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5 Answers

Definition of the 91.175 Normal Rate of Descent

Asked by: 730 views Flight Instructor, Instrument Rating

I can't find a definition of the 91.175 "normal rate of descent" in the regulations, AIM, or FAA pubs. I have been using a descent gradient of 400 ft/NM to plan the point at which descent below the MDA may be initiated when no VDP has been designated, the runway environment is in sight, and flight visibility meets the specified minimum. 400 ft/NM is mentioned in the Instrument Procedures Handbook as a criterion for "circling only" approaches, so this seems reasonable.  Is there any authoritative definition? 

5 Answers

  1. Mark Kolber on Dec 12, 2017

    Sometimes it’s just English.

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  2. KDS on Dec 12, 2017

    Mark hit the nail on the head, but I’ll elaborate a bit.

    It’s one of those terms like “reasonable”, “reckless”, and “careless” that varies depending upon the person judging the act. Sort of like the old saying that “beauty is in the eye of the beholder”.

    I was once doing a preflight with a very old and experienced pilot. We came to a spot where a certain connection had a tolerance of so many hundredths of an inch. I just rhetorically commented about how in the heck am I supposed to tell if it meets a tolerance like that. He said something very simple, but very wise. He said, “I look at it and shake it and if it doesn’t look like and shake like the connection on the thousand preflights I did before this one, then I call a mechanic.” So, when you think about your descent, just ask yourself, does this look like the last hundred descents to land that I did.

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  3. John Scarry on Dec 15, 2017

    Like Mark said, what rate of descent do you normally use? If I follow the VASI or PAPI it is around 500 fpm in the planes I fly. Likewise, tracking the glideslope on the ILS is just over 500 fpm. So for the planes I fly, a normal rate of descent is in the neighborhood of 500 fpm.

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  4. Bruce Mamont on Dec 15, 2017

    Perhaps some context for my question would help: the question came up originally when a pilot asked when he could start a descent below MDA during a circling approach to comply with 91.175, continuously maintaining a position using a “normal rate of descent”. An opinion was offered that a descent “rate” (really a gradient) exceeding 400 ft/NM would be…not normal. I wondered if this number appeared in the FAR, AIM, TERP, or an FAA legal opinion. It does appear in the Procedures Handbook as a criterion that restricts an approach to “circling only” minimums, implying that a steeper gradient approach wouldn’t be normal. The optimal”approach angle of 3 degrees (318 ft/NM) would require a descent during a circling approach to start pretty “early”, given that you might be around 500 AGL at MDA. I wondered what examiners might be using as “normal”, other than their own judgment, to determine whether an instrument candidate was descending too early or steeply on a practical test.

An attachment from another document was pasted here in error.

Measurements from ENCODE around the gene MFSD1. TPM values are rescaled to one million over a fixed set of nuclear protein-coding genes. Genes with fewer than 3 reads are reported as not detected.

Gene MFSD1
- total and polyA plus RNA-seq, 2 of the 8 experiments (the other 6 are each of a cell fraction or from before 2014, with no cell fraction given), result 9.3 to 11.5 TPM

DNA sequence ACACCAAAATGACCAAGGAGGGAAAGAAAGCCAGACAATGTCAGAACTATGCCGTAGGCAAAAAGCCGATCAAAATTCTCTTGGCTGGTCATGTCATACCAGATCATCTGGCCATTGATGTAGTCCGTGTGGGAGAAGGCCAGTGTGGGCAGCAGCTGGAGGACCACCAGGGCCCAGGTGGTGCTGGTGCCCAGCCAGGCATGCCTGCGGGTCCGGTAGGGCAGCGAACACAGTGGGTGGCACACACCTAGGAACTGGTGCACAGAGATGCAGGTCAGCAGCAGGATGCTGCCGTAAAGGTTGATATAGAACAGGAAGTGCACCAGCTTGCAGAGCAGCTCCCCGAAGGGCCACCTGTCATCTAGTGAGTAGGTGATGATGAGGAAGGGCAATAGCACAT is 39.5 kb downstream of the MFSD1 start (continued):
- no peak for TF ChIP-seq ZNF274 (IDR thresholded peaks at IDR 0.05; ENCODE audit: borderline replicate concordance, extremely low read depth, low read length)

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  5. KDS on Dec 16, 2017

    The short answer to your question is that there isn’t anything written that gives a quantifiable standard to an examiner.

    It’s a bit like something an electrician said to me recently. He was showing me some wiring and saying that the code required wires to be secured in a workman like manner. But, there is no hard and fast definition of “a workman like manner”.

    A better question might be has there ever been an enforcement action based upon a violation of that regulation. While it’s impossible to know for sure, my money says that any enforcement that ever included that regulation was following an accident or maybe a complaint from someone who got buzzed short of a runway.

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